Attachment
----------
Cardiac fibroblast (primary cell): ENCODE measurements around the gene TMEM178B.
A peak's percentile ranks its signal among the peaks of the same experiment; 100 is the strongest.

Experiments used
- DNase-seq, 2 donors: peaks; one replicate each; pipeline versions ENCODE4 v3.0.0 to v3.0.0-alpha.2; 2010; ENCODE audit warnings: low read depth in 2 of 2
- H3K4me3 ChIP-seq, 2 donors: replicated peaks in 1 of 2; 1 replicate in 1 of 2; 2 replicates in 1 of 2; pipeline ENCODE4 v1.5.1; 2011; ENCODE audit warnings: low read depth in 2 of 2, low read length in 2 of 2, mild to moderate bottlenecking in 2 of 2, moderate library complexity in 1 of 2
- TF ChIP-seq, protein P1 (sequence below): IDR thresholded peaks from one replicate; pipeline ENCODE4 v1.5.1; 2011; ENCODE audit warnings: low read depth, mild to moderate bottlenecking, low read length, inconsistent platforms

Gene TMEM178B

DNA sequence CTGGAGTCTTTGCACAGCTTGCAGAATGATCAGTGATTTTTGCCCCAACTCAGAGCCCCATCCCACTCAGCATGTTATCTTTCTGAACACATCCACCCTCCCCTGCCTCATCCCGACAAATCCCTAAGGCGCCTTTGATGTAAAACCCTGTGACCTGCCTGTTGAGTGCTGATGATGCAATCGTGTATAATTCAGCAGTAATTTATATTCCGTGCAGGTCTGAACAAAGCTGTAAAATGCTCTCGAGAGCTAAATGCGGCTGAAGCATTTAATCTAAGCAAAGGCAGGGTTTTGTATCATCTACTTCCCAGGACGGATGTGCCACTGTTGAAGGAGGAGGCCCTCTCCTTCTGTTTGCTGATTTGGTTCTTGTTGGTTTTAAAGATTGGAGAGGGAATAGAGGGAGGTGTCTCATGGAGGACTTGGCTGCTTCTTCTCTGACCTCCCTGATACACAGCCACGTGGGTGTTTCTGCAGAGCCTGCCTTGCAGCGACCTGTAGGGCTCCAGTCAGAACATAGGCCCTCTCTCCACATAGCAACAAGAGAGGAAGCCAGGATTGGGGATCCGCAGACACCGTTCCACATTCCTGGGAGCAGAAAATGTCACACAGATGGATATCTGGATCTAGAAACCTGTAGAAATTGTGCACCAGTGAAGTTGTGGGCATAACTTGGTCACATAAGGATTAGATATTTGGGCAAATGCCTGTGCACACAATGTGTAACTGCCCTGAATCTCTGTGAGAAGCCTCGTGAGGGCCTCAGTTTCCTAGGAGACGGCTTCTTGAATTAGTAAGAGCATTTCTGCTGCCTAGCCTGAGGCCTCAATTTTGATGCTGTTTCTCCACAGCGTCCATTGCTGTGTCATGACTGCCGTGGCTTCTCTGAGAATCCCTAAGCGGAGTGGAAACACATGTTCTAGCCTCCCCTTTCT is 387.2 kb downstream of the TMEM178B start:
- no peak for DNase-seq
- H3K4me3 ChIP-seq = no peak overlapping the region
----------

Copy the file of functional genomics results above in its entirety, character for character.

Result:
Cardiac fibroblast (primary cell): ENCODE measurements around the gene TMEM178B.
A peak's percentile ranks its signal among the peaks of the same experiment; 100 is the strongest.

Experiments used
- DNase-seq, 2 donors: peaks; one replicate each; pipeline versions ENCODE4 v3.0.0 to v3.0.0-alpha.2; 2010; ENCODE audit warnings: low read depth in 2 of 2
- H3K4me3 ChIP-seq, 2 donors: replicated peaks in 1 of 2; 1 replicate in 1 of 2; 2 replicates in 1 of 2; pipeline ENCODE4 v1.5.1; 2011; ENCODE audit warnings: low read depth in 2 of 2, low read length in 2 of 2, mild to moderate bottlenecking in 2 of 2, moderate library complexity in 1 of 2
- TF ChIP-seq, protein P1 (sequence below): IDR thresholded peaks from one replicate; pipeline ENCODE4 v1.5.1; 2011; ENCODE audit warnings: low read depth, mild to moderate bottlenecking, low read length, inconsistent platforms

Gene TMEM178B

DNA sequence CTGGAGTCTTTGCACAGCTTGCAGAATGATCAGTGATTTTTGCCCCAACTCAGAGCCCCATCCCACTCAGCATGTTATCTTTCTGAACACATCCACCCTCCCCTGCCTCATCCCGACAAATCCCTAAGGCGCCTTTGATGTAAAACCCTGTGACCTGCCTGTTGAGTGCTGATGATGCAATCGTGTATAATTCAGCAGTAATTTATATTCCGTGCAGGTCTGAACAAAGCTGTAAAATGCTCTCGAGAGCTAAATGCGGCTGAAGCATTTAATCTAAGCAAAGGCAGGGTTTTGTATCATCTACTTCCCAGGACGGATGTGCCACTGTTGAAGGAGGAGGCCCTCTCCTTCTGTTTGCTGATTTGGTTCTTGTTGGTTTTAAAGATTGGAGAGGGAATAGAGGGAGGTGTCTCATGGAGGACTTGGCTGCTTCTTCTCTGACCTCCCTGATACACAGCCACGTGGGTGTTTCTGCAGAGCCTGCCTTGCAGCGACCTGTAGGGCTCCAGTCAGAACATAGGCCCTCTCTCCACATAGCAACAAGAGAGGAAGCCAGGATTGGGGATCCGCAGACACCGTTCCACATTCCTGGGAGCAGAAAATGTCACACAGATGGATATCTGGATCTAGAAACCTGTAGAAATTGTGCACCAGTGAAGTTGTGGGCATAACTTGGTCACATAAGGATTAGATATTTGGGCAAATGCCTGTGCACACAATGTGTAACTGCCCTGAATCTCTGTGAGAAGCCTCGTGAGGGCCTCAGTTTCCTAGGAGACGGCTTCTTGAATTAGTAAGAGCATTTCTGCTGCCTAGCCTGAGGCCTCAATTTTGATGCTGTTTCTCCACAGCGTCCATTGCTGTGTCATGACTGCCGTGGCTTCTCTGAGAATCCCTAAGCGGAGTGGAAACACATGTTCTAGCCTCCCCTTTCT is 387.2 kb downstream of the TMEM178B start:
- no peak for DNase-seq
- H3K4me3 ChIP-seq = no peak overlapping the region